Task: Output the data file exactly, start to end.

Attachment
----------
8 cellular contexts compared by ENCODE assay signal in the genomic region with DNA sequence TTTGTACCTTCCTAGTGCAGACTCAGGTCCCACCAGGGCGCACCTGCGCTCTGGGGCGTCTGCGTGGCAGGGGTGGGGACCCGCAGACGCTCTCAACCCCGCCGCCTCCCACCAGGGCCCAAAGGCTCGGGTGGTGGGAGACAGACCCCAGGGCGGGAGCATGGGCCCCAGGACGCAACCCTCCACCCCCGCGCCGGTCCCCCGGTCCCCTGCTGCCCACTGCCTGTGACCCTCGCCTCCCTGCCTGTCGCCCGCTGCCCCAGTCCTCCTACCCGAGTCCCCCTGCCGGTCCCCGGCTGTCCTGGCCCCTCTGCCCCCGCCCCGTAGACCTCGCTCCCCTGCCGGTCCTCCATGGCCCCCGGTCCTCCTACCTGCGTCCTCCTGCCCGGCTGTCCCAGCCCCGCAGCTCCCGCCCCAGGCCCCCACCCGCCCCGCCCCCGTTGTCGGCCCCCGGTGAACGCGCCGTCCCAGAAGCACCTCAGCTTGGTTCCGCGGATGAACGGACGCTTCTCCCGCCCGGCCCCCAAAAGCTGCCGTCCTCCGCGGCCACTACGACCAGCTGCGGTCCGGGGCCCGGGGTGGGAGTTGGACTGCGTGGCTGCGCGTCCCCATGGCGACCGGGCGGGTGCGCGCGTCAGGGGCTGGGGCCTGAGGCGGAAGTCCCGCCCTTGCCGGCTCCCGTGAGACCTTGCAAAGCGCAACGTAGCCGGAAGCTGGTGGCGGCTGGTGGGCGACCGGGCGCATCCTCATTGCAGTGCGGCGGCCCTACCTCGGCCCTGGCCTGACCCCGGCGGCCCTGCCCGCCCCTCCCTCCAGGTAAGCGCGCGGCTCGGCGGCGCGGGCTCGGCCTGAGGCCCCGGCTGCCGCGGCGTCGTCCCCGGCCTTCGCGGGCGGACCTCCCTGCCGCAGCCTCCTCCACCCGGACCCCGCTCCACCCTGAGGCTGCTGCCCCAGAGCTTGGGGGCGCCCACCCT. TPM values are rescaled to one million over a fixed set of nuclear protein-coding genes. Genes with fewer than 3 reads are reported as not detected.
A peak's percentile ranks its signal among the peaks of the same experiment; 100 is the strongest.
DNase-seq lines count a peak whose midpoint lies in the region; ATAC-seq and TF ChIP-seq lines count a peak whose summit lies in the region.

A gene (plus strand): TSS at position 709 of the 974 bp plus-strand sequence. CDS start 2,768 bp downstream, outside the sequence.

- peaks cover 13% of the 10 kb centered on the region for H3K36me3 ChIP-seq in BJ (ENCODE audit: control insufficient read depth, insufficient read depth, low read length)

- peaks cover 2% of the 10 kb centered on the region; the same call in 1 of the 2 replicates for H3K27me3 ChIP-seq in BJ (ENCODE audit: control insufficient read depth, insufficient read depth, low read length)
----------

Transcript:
8 cellular contexts compared by ENCODE assay signal in the genomic region with DNA sequence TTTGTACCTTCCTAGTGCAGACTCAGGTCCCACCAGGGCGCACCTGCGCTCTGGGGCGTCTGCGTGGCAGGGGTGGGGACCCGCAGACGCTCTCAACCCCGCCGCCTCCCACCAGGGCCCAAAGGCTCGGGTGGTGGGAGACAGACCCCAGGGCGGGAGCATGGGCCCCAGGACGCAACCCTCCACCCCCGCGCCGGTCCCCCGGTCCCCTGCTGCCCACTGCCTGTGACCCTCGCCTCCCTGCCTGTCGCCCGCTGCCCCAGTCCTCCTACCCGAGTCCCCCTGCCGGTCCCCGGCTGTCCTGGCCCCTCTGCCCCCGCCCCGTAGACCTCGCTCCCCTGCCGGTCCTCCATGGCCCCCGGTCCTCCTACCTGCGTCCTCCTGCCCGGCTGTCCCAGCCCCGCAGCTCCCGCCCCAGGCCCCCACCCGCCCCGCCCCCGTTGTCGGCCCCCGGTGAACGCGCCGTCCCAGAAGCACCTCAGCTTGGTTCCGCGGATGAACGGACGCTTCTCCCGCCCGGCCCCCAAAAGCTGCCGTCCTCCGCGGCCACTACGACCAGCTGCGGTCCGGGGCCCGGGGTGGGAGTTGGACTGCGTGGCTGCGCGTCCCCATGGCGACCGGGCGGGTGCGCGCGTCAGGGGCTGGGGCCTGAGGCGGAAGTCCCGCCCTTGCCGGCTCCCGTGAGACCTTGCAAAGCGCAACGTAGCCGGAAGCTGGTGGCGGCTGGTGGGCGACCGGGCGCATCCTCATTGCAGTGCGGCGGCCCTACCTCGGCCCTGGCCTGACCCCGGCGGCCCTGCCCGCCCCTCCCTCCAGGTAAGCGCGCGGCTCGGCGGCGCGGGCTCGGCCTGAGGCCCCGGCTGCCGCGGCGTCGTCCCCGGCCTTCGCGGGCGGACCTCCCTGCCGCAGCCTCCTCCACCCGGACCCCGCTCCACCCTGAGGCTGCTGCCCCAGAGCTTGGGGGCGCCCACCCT. TPM values are rescaled to one million over a fixed set of nuclear protein-coding genes. Genes with fewer than 3 reads are reported as not detected.
A peak's percentile ranks its signal among the peaks of the same experiment; 100 is the strongest.
DNase-seq lines count a peak whose midpoint lies in the region; ATAC-seq and TF ChIP-seq lines count a peak whose summit lies in the region.

A gene (plus strand): TSS at position 709 of the 974 bp plus-strand sequence. CDS start 2,768 bp downstream, outside the sequence.

- peaks cover 13% of the 10 kb centered on the region for H3K36me3 ChIP-seq in BJ (ENCODE audit: control insufficient read depth, insufficient read depth, low read length)

- peaks cover 2% of the 10 kb centered on the region; the same call in 1 of the 2 replicates for H3K27me3 ChIP-seq in BJ (ENCODE audit: control insufficient read depth, insufficient read depth, low read length)